As someone who spends so much of his life fascinated by weeds growing in cracks in the pavement, I find it bizarre that to most of modern society plants are just a generic green backdrop to the natural world. I am not alone, either. Us botanists have actually coined a term, “plant blindness”, to describe the human tendency to subconsciously gloss over not just the importance, but even the very presence, of plants in our environment. Perhaps nowhere is this more the case than in the world of Hollywood, where despite every inch of each set being forensically agonised over by teams of specialists, there are almost always huge botanical errors. Niche pet peeve, I know, but I wonder how many of the following have also had you wanting to throw your popcorn at the screen.
Sometimes it’s a simple matter of timing. When a background of North American giant redwoods pops up in Pride and Prejudice, set years before the plants were first widely introduced to Britain, I am sure no normal people bat an eyelid. But my mind starts to drift to how fascinating it is that the landscapes we so closely associate with particular eras never really looked like that at the time. The people planting these trees, which we in Britain named “Wellingtonias” in a tribute to the battle of Waterloo, would only ever have seen specimens that were tiny saplings.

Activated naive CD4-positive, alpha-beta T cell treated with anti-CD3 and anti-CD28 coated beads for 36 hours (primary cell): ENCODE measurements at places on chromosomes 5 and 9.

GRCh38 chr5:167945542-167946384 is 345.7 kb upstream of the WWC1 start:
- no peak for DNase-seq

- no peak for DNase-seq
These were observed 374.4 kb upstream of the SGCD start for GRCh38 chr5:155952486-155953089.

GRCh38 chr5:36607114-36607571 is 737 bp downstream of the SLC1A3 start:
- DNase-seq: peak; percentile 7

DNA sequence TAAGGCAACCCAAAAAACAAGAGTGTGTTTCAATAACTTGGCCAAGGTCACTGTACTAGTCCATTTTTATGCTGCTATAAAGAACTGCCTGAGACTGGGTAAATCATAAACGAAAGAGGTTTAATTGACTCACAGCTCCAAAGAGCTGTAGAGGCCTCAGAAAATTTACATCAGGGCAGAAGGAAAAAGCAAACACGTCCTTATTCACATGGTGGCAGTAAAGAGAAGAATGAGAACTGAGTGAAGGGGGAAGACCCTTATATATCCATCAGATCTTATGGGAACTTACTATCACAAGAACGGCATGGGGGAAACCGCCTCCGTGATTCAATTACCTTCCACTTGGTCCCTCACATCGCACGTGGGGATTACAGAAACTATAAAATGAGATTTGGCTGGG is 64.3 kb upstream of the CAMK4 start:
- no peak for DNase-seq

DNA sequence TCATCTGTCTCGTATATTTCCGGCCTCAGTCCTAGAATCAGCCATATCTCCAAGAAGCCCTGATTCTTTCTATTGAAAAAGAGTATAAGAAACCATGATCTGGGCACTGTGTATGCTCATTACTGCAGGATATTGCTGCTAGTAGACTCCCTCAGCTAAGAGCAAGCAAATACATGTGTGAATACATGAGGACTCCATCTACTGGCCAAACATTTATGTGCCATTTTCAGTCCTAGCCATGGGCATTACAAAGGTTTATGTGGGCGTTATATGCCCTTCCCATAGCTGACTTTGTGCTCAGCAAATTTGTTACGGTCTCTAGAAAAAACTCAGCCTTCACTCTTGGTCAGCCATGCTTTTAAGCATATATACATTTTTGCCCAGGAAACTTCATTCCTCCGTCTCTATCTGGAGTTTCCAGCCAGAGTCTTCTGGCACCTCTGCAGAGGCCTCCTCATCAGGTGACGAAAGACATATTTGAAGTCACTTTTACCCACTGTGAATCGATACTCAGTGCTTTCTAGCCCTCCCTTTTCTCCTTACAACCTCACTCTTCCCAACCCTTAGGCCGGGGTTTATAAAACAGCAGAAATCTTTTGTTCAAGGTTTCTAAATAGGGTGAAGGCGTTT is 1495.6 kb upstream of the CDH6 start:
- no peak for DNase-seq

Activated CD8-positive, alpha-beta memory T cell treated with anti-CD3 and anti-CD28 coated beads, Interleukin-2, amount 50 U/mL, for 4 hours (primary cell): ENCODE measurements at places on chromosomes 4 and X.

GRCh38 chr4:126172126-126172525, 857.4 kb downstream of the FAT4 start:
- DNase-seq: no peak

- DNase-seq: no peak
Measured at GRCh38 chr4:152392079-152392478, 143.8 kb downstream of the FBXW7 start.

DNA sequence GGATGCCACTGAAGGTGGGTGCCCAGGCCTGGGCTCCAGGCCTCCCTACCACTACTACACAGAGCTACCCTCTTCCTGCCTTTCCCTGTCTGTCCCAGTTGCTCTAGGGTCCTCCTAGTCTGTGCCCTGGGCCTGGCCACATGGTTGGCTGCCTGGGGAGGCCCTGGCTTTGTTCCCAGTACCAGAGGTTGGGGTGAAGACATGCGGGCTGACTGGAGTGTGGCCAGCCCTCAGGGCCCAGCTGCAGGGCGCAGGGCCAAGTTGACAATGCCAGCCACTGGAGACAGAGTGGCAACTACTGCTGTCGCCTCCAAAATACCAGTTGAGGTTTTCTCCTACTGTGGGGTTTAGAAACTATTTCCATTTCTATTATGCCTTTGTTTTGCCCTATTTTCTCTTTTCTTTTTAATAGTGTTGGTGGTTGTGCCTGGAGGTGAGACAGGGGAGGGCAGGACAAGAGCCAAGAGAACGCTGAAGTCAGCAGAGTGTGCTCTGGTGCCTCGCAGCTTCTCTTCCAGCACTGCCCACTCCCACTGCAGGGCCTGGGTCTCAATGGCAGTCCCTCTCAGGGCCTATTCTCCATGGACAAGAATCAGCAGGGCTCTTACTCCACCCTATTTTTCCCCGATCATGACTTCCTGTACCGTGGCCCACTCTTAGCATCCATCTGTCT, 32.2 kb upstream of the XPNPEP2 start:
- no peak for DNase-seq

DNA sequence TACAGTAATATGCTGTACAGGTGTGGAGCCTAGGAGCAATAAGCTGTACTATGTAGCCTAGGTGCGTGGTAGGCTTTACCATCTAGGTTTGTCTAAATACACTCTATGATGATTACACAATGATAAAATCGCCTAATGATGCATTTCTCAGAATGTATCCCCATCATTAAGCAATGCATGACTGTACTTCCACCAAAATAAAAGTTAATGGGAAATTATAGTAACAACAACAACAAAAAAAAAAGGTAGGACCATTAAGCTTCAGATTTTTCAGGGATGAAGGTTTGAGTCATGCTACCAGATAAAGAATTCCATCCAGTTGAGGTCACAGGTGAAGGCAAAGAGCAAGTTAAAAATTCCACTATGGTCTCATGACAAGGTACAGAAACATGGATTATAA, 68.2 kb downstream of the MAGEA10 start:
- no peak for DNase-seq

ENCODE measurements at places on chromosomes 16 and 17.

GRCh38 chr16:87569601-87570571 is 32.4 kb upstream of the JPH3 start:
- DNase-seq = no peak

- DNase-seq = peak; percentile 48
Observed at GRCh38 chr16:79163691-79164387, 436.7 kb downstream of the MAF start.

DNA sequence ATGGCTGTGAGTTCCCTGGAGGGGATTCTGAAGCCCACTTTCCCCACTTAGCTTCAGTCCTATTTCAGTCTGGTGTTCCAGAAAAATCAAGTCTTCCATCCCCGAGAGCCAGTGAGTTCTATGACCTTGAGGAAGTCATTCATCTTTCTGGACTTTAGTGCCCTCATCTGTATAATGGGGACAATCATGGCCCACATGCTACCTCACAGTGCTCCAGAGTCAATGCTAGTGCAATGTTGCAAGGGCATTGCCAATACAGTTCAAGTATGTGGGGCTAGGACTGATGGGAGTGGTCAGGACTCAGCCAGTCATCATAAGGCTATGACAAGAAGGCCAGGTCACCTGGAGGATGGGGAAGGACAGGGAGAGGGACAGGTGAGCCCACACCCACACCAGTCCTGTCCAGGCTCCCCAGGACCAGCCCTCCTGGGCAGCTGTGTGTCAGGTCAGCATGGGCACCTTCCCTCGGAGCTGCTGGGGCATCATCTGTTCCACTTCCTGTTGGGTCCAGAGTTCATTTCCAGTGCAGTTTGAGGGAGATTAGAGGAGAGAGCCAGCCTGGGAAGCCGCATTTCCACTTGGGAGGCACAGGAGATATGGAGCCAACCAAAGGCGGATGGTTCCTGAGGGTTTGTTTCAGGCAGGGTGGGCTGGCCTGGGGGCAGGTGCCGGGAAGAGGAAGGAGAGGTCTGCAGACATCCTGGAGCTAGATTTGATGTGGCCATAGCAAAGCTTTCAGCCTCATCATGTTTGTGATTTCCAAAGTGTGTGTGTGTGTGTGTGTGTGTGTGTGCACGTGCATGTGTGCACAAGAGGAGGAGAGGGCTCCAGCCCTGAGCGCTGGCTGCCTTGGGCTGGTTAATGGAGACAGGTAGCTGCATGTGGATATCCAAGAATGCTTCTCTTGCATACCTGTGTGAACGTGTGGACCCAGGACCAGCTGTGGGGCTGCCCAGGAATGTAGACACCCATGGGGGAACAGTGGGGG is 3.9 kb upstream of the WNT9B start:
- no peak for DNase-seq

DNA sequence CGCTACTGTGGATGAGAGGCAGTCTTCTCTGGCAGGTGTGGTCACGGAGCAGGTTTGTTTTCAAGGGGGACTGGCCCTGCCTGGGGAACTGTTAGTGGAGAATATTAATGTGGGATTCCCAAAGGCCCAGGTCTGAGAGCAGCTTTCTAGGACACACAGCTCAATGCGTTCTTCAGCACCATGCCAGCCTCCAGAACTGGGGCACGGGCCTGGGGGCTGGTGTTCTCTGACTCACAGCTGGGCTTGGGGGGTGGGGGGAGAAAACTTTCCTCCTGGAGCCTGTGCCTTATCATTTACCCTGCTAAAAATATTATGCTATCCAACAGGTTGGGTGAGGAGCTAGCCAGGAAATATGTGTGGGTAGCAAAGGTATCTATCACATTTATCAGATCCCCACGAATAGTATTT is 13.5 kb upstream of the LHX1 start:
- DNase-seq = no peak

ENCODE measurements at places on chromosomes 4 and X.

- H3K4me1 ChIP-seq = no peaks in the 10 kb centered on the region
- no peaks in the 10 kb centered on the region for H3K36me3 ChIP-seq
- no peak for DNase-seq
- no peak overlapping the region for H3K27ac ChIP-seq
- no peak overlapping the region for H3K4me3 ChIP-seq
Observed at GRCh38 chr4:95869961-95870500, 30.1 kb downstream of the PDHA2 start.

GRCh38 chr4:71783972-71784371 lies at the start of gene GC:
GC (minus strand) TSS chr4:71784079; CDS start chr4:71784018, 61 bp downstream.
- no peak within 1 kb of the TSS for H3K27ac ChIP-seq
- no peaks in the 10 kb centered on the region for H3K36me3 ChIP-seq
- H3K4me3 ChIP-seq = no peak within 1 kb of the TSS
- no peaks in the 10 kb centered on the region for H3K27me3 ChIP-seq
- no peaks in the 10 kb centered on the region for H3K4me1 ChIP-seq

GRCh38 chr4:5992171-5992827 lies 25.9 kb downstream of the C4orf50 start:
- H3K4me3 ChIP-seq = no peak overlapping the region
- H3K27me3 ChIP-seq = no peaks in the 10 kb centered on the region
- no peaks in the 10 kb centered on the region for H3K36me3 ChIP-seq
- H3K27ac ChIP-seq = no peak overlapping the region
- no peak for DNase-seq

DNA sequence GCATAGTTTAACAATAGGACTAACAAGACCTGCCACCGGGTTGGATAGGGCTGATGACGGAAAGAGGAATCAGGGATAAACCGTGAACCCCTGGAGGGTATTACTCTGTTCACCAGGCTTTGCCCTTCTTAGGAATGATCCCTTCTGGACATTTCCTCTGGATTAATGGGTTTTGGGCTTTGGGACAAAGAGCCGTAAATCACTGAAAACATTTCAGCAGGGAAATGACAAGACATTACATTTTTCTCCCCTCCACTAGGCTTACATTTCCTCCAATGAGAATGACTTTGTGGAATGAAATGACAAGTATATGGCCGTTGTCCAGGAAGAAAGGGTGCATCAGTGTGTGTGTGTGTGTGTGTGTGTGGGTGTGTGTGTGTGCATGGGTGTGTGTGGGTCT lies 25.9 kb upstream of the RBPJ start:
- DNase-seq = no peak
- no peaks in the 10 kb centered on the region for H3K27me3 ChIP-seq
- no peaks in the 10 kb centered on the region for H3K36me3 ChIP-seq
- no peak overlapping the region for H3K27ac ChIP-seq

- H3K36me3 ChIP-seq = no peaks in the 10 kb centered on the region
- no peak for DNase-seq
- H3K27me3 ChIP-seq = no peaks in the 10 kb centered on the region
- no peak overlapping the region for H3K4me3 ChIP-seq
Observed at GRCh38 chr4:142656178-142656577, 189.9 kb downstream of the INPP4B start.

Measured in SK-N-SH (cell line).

It isn’t just the species themselves though, but how they are grown. It’s become a running joke among farmers, for example, to point out the prominent tramlines running through the fields of wheat in Gladiator. These enormous tyre tracks caused by agricultural vehicles would be far easier to digitally paint out than, say, creating a CGI cast of thousands for the gladiatorial games or battles, but that would require people to actually notice or care about the plants.
Now, I am aware that it’s the height of ridiculousness that I’m instantly snapped out of a cinematic escape when I see that the “Ugandan rebel camp” in Casino Royale is really a couple of potted houseplants stuck in a British silver birch forest, but I really am. I guess my mates are now used to eye-rolling when I point out the jungles of Wakanda are clearly just a US city park with a couple of Monstera plants chucked out.
Even plant use doesn’t escape the clutches of Hollywood writers. At the age of 12 I was gripped by every scene in Jurassic Park, but had to ask my science teacher the next day how the botanist knew a long-extinct plant, only previously seen in the fossil record, was toxic simply by glancing at it. In The Martian, which gets so much of the science of growing potatoes spot on, I laughed out loud to see them being grown from cooked, shrink-wrapped spuds. These are just the examples that sprung to my mind. I wonder if there are any classic cases I have missed. Let me know on Twitter, I’ll share any howlers you have spotted.
Follow James on Twitter @Botanygeek